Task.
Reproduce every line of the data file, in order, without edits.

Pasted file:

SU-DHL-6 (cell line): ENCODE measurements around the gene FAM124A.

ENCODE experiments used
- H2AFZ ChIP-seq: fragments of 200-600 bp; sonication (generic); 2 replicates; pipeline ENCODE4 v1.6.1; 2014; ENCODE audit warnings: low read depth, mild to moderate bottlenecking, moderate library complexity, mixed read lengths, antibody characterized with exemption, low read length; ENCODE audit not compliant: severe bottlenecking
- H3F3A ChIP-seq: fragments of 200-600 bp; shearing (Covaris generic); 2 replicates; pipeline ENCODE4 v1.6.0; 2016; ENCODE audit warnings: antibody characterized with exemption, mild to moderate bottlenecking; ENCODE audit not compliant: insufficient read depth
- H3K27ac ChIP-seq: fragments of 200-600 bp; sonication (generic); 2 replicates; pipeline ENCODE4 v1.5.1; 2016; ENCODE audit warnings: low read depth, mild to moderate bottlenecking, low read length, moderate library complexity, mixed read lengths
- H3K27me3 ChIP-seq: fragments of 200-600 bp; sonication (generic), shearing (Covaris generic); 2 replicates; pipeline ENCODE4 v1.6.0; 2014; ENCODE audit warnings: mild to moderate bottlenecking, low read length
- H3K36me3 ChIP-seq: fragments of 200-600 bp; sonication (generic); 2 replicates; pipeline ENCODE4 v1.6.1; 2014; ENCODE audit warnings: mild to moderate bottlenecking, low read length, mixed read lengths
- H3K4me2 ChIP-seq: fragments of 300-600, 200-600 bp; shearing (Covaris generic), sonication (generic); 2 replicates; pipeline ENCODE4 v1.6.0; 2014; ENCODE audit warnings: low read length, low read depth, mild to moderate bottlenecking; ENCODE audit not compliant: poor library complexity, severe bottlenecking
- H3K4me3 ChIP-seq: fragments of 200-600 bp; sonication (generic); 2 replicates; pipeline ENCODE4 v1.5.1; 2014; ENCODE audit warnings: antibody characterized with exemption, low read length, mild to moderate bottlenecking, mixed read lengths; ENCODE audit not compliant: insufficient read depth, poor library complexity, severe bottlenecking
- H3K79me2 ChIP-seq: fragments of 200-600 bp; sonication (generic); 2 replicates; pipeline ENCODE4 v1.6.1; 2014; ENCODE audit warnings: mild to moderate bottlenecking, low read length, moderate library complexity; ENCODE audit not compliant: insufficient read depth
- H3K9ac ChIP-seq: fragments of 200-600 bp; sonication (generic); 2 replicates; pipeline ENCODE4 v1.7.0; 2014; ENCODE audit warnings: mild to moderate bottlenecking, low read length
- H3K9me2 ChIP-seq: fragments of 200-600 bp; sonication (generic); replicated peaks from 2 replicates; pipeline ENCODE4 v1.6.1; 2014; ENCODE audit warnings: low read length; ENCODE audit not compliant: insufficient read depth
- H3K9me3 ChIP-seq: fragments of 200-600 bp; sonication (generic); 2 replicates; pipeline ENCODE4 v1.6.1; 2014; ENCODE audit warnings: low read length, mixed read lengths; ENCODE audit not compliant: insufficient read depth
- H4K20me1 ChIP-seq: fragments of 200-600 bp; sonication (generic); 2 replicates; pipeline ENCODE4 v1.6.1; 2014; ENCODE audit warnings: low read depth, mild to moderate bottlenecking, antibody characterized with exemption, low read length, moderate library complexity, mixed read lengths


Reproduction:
SU-DHL-6 (cell line): ENCODE measurements around the gene FAM124A.

ENCODE experiments used
- H2AFZ ChIP-seq: fragments of 200-600 bp; sonication (generic); 2 replicates; pipeline ENCODE4 v1.6.1; 2014; ENCODE audit warnings: low read depth, mild to moderate bottlenecking, moderate library complexity, mixed read lengths, antibody characterized with exemption, low read length; ENCODE audit not compliant: severe bottlenecking
- H3F3A ChIP-seq: fragments of 200-600 bp; shearing (Covaris generic); 2 replicates; pipeline ENCODE4 v1.6.0; 2016; ENCODE audit warnings: antibody characterized with exemption, mild to moderate bottlenecking; ENCODE audit not compliant: insufficient read depth
- H3K27ac ChIP-seq: fragments of 200-600 bp; sonication (generic); 2 replicates; pipeline ENCODE4 v1.5.1; 2016; ENCODE audit warnings: low read depth, mild to moderate bottlenecking, low read length, moderate library complexity, mixed read lengths
- H3K27me3 ChIP-seq: fragments of 200-600 bp; sonication (generic), shearing (Covaris generic); 2 replicates; pipeline ENCODE4 v1.6.0; 2014; ENCODE audit warnings: mild to moderate bottlenecking, low read length
- H3K36me3 ChIP-seq: fragments of 200-600 bp; sonication (generic); 2 replicates; pipeline ENCODE4 v1.6.1; 2014; ENCODE audit warnings: mild to moderate bottlenecking, low read length, mixed read lengths
- H3K4me2 ChIP-seq: fragments of 300-600, 200-600 bp; shearing (Covaris generic), sonication (generic); 2 replicates; pipeline ENCODE4 v1.6.0; 2014; ENCODE audit warnings: low read length, low read depth, mild to moderate bottlenecking; ENCODE audit not compliant: poor library complexity, severe bottlenecking
- H3K4me3 ChIP-seq: fragments of 200-600 bp; sonication (generic); 2 replicates; pipeline ENCODE4 v1.5.1; 2014; ENCODE audit warnings: antibody characterized with exemption, low read length, mild to moderate bottlenecking, mixed read lengths; ENCODE audit not compliant: insufficient read depth, poor library complexity, severe bottlenecking
- H3K79me2 ChIP-seq: fragments of 200-600 bp; sonication (generic); 2 replicates; pipeline ENCODE4 v1.6.1; 2014; ENCODE audit warnings: mild to moderate bottlenecking, low read length, moderate library complexity; ENCODE audit not compliant: insufficient read depth
- H3K9ac ChIP-seq: fragments of 200-600 bp; sonication (generic); 2 replicates; pipeline ENCODE4 v1.7.0; 2014; ENCODE audit warnings: mild to moderate bottlenecking, low read length
- H3K9me2 ChIP-seq: fragments of 200-600 bp; sonication (generic); replicated peaks from 2 replicates; pipeline ENCODE4 v1.6.1; 2014; ENCODE audit warnings: low read length; ENCODE audit not compliant: insufficient read depth
- H3K9me3 ChIP-seq: fragments of 200-600 bp; sonication (generic); 2 replicates; pipeline ENCODE4 v1.6.1; 2014; ENCODE audit warnings: low read length, mixed read lengths; ENCODE audit not compliant: insufficient read depth
- H4K20me1 ChIP-seq: fragments of 200-600 bp; sonication (generic); 2 replicates; pipeline ENCODE4 v1.6.1; 2014; ENCODE audit warnings: low read depth, mild to moderate bottlenecking, antibody characterized with exemption, low read length, moderate library complexity, mixed read lengths